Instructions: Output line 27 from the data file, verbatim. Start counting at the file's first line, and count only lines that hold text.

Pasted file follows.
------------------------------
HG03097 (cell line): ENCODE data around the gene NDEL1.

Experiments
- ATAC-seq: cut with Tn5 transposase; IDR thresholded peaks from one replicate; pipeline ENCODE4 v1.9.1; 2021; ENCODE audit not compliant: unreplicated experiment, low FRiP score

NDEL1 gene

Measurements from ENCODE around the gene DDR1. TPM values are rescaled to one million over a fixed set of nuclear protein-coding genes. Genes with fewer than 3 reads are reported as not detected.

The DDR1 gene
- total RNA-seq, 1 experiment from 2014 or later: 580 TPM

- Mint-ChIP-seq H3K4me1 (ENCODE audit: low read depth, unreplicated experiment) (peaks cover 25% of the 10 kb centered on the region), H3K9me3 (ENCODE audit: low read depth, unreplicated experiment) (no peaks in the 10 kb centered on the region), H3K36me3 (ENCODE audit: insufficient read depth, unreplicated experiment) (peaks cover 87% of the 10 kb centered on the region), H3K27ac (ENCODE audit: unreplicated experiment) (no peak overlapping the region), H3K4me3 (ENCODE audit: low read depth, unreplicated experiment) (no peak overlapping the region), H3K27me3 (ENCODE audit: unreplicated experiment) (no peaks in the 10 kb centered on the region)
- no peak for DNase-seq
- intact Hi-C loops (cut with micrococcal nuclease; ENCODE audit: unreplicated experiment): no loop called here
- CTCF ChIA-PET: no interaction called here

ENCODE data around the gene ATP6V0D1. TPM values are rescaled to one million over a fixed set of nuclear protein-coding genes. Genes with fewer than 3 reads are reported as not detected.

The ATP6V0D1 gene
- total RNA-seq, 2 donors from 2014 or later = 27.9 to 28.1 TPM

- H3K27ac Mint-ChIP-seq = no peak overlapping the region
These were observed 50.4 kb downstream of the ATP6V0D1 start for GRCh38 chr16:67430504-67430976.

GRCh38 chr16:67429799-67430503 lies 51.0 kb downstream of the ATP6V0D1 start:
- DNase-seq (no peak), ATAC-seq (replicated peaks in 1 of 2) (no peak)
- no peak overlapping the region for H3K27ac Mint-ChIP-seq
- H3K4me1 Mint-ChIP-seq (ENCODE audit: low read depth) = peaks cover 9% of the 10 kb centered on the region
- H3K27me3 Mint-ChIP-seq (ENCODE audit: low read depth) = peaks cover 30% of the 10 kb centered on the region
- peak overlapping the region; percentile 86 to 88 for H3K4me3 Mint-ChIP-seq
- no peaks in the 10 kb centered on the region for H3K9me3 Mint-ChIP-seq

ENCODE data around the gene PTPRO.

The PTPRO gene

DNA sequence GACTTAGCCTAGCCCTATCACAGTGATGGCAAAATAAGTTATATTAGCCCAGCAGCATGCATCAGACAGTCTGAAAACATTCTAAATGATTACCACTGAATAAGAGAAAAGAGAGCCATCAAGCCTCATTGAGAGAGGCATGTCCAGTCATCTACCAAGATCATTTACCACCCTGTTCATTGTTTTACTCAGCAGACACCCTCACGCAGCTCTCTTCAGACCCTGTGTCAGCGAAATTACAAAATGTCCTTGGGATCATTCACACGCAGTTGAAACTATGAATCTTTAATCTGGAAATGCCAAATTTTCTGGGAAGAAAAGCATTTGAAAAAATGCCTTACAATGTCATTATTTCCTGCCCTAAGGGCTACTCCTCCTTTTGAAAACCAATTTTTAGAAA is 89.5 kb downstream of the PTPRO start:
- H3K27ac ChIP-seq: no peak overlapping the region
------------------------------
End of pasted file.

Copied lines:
- H3K27ac ChIP-seq: no peak overlapping the region